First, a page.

As for the game, Burnett himself knocked in the only Pirates run of the game in a 1-2 defeat. If the game were a cartoon: When Burnett was in the batter’s box in the sixth inning, a thought-bubble would’ve appeared over his head, stating “Screw this. I’m going to win this damn game all by myself.” And he almost did.
Later in that inning, the Bucs had the bases loaded and nobody out. Players other than the pitcher were in the box…you know the paltry outcome.
Of note, Andrew McCutchen struck out in said situation. “Cutch” may seem like a fitting nickname for the superstar, but Cutch also has zero hits in bases loaded situations since 2012. ZERO. Considering his performance thus far this season, and the lingering knee issue, I’m beginning to wonder if he is the Pirates version of a walking Wainwright.
Footnote-Hey, does anyone else get an eye tic when the broadcast is interrupted when the announcers derail the onward chugging of game action to fulfill a network obligation and read a fan Tweet? On Friday, the Tweet was “What stats should be tracked?” Not that this particular Tweet is irrelevant, or simple-minded, but really… Who cares, @Bucsfan4live? (Disclaimer: I made that Twitter handle up. I’m not shaming you, @Bucsfan4live, if you actually exist.) Track whatever stats you want. Or Google stats after the game. Just stop interrupting the action.
I despise in-game pandering to lay baseball fans. Lets the announcers call the game as they see fit.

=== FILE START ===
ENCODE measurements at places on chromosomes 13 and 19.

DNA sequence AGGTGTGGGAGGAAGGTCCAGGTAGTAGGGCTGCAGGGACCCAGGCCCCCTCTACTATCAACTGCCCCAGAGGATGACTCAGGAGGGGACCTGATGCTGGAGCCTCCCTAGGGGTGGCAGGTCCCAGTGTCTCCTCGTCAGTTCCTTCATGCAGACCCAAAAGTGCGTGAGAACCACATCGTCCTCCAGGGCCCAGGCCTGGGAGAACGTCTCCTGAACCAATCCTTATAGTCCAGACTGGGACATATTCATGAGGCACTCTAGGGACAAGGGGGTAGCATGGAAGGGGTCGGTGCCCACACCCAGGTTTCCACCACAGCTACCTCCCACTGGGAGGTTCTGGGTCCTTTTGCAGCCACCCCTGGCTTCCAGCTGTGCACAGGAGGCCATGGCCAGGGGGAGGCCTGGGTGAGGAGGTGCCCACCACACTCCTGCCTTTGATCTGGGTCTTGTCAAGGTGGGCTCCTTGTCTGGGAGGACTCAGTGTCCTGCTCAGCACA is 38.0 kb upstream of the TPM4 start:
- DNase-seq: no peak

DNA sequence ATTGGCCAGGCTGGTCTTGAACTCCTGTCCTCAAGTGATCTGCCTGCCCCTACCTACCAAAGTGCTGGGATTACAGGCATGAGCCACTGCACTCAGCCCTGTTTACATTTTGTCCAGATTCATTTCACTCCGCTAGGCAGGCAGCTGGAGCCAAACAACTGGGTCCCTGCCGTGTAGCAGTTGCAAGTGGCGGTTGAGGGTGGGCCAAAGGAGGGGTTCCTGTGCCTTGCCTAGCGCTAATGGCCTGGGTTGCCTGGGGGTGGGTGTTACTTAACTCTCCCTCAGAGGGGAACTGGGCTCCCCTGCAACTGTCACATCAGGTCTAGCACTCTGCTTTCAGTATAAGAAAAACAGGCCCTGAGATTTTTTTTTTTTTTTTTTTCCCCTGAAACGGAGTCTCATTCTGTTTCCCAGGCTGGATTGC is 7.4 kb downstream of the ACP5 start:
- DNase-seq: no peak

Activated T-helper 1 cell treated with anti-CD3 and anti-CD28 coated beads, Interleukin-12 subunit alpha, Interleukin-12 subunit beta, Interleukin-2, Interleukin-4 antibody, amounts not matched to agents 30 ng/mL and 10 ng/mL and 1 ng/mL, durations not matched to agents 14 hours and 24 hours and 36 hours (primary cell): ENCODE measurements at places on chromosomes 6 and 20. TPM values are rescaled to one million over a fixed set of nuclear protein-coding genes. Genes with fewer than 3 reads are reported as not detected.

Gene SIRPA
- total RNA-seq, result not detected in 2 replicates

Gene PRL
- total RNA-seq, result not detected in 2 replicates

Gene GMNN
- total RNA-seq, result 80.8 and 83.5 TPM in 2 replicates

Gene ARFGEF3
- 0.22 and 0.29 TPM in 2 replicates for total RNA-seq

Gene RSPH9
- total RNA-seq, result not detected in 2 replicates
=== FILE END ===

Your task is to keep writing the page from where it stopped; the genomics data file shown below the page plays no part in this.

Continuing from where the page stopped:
Off the soapbox, Matt. It’s wobbly and the wooden joints are cracking from overuse.
The St. Louis Cardinals organization is like the Italian mafia; the Godfather keels over with a heart attack, but another, possibly more ruthless, Don immediately takes the helm.
See Game 1.
Actually, the second game of the series was more nauseating than the first. I also listened to this game, splitting time between lounging on the deck, tackling overdue lawn work, and lounging in the hammock. Not only was the ghost of the prior night’s sputtering offense nipping at my heals, Saturday’s game was tough to stomach in real-time.
Since the game started at 2:10 EST, Josh Harrison‘s ballyhooed .417 batting average in day games was a talking (Tweeting) point. Me thinks his .202 batting average (at game’s start) supersedes the “convenient ‘make him look good’ stat-of-the-day.” These types of nook-and-cranny stats often appear in the big screen at PNC Park. They especially did during The Streak. Oh look! Brian Bixler is batting .332 every other Tuesday in cloudy weather. Holy cow! John Grabow is 7-1 when pitching in the Bible Belt after playing pinochle the night before. What’s this!? John Van Benschoten is…well…ahhh…he’s alive, at least.